Roach, who last year trained De La Hoya for his losing effort versus Floyd Mayweather, Jr., has said Pacquiao must step on the gas from the sound of the first bell. That he must rush Oscar, who he has described as a mentally uncertain fighter, get inside of De La Hoya's ramrod left jab and underneath his lethal left hook. Then Pacquiao must attack the body, use angles, do his work, get out and then repeat the cycle.

This, claims Roach, is the path to victory and the way for Pacquiao to rise to even greater heights.

Pacquiao says that what he must do to De La Hoya is nothing personal, but it's simply something he has to do because the Filipino people are the ones that have put him in this position and this is his opportunity to repay them.

"I want them to know that I've always fought for the country…to make them proud to be a Filipino," he calmly says. I'm prepared for this fight and I have done everything for this fight to make the people happy. I want to surprise the people."

As his boxing purses have increased, Pacquiao has increasingly given large chunks of his personal fortune away. He commands a guaranteed minimum of $2 million per fight, has numerous endorsement contracts with several multi-national corporations and even sings and acts. His income for the past several years has been in the tens of millions. As a result, the charitable requests flood into him for everything from schoolbooks to medical procedures. Rarely does he turn away an open hand.


Pacquiao knocked out David Diaz and took his 135-pound Lightweight title. But Manny was the first one there to help him up.

Some worry that Pacquiao will wind up broke because of his generous mindset, but Manny claims he never thinks of such an occurrence. Like many fighters who have come before him, money seems almost unimportant to Pacquiao, except in the regard of what it can do to provide for his family and for others.

"I have a big responsibility," he said. "All the things that I have right now are from God and I have to give them back to the people that need help. So I believe the more you give, the more you get. I believe that. That's my heart, that's what I feel. So nobody can change my feelings."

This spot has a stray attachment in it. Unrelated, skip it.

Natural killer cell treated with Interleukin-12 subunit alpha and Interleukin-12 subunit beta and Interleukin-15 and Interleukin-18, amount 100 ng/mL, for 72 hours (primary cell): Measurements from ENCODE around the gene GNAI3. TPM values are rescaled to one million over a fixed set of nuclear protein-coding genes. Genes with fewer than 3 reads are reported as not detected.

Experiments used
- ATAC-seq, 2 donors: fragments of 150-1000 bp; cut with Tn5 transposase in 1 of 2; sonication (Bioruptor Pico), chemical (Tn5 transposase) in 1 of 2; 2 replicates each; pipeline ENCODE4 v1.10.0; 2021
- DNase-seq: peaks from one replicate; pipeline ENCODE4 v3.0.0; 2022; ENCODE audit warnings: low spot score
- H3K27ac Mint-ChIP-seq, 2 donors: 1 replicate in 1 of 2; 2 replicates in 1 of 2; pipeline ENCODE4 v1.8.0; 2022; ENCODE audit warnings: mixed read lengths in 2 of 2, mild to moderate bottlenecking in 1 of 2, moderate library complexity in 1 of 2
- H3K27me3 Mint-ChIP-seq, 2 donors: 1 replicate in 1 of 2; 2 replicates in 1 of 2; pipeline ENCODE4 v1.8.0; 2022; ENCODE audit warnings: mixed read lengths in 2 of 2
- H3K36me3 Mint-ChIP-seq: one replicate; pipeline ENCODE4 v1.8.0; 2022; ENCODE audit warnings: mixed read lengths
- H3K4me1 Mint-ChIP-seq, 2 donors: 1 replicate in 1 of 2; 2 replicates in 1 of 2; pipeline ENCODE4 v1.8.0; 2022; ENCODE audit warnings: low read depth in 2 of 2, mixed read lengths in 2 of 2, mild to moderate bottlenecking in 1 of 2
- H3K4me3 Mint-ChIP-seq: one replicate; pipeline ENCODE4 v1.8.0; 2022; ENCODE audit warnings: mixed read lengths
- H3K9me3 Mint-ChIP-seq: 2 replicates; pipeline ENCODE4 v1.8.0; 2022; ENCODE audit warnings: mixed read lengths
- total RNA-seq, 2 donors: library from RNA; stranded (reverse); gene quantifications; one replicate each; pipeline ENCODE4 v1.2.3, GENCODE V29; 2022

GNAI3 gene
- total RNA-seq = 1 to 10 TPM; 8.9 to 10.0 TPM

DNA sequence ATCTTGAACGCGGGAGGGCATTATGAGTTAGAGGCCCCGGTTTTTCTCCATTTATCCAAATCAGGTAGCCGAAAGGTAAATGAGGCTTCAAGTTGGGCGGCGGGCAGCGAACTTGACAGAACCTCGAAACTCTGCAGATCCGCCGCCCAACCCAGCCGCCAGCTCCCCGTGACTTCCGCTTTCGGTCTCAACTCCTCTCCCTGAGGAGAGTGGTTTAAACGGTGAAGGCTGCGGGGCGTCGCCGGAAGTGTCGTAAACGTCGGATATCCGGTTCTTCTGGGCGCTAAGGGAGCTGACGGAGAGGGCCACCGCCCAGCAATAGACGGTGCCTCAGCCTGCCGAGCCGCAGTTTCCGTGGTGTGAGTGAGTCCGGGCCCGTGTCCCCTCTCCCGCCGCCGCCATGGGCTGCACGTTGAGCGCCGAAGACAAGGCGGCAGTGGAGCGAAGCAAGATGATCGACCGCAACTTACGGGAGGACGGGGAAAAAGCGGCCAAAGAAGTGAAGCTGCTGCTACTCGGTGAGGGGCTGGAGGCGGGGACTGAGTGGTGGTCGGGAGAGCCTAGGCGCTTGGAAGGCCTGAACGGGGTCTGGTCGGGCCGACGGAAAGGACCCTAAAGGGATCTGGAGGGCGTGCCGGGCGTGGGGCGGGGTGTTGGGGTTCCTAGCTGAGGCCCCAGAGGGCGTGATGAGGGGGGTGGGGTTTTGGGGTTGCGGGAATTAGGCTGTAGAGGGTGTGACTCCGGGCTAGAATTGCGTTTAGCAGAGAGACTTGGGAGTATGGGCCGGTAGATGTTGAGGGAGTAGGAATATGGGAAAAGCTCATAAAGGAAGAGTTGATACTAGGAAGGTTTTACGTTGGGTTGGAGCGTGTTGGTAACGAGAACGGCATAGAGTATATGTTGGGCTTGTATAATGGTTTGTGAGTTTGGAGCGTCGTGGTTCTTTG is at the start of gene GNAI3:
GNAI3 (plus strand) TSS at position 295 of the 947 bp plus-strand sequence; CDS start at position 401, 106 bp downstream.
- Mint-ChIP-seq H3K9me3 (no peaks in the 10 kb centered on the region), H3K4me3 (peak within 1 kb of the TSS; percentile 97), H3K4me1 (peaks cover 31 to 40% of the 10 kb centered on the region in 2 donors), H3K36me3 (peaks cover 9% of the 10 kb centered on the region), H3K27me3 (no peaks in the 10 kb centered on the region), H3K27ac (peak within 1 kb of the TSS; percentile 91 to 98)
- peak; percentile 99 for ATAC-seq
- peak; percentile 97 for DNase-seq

Hall of Fame promoter Bob Arum has worked with Pacquiao for the past few years and he has a unique perspective on the Manny Pacquiao phenomenon.

Arum was also once the promoter of Muhammad Ali, Roberto Duran and Alexis Arguello. All three were great fighters that gave back to the people that idolized them and turned to them for support. As a result, Arum knows of what he speaks when he says that Pacquiao is one of the special fighters.

"God touches certain people," said Arum.

"And when He touches those people and gives them great ability, they then feel that in response they have to give back. And the only way they can give back is to their fellow human beings. And so I know Manny feels that way and I think he's blessed that he has that view about life and his place in the scheme of things. So I'm very, very supportive of any and all kinds of charity that Manny does because I think Manny knows, deep down, that God will provide."

For Pacquiao, Saturday night is not about a boxing match. It's not necessarily about the money and it's not about Oscar De La Hoya. But it is about the dream that Manny Pacquiao has to win a fight in order to elevate a nation.

"I feel lucky and I feel, you know, so happy," says Pacquiao. "And I thank God for the blessings that he has given to me."


November 2008

1 comment:

Angelito said...

Manny is like a glimmering rose on a hot dry desert surrounded by thorny figs and thistles. His decency is much more dignified than that of the fabulously entertaining Muhammad Ali who was certainly compassionate to the needy to a fault like Manny but was flawed by a character trait that hopefully will not overtake Manny when he reaches the pinnacle of his great career: pathologically egocentric and boorish to his opponents.